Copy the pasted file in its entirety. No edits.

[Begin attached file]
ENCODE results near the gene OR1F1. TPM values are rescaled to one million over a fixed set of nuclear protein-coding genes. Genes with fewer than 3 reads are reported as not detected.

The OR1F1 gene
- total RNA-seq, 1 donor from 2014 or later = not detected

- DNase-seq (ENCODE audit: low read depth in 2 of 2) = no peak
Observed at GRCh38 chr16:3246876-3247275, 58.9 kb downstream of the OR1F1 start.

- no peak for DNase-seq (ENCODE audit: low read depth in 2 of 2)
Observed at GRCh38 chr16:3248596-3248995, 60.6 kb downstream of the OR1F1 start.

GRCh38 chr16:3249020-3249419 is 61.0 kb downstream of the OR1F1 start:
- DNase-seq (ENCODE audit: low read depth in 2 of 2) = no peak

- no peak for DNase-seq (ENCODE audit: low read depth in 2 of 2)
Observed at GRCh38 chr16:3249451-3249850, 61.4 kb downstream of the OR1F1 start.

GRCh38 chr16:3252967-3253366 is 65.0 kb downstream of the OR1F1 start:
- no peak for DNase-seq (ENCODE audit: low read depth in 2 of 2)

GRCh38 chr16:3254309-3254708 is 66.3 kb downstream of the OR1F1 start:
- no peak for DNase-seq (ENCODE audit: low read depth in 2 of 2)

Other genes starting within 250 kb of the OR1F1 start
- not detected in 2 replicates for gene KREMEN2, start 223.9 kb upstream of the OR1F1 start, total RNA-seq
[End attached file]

ENCODE results near the gene OR1F1. TPM values are rescaled to one million over a fixed set of nuclear protein-coding genes. Genes with fewer than 3 reads are reported as not detected.

The OR1F1 gene
- total RNA-seq, 1 donor from 2014 or later = not detected

- DNase-seq (ENCODE audit: low read depth in 2 of 2) = no peak
Observed at GRCh38 chr16:3246876-3247275, 58.9 kb downstream of the OR1F1 start.

- no peak for DNase-seq (ENCODE audit: low read depth in 2 of 2)
Observed at GRCh38 chr16:3248596-3248995, 60.6 kb downstream of the OR1F1 start.

GRCh38 chr16:3249020-3249419 is 61.0 kb downstream of the OR1F1 start:
- DNase-seq (ENCODE audit: low read depth in 2 of 2) = no peak

- no peak for DNase-seq (ENCODE audit: low read depth in 2 of 2)
Observed at GRCh38 chr16:3249451-3249850, 61.4 kb downstream of the OR1F1 start.

GRCh38 chr16:3252967-3253366 is 65.0 kb downstream of the OR1F1 start:
- no peak for DNase-seq (ENCODE audit: low read depth in 2 of 2)

GRCh38 chr16:3254309-3254708 is 66.3 kb downstream of the OR1F1 start:
- no peak for DNase-seq (ENCODE audit: low read depth in 2 of 2)

Other genes starting within 250 kb of the OR1F1 start
- not detected in 2 replicates for gene KREMEN2, start 223.9 kb upstream of the OR1F1 start, total RNA-seq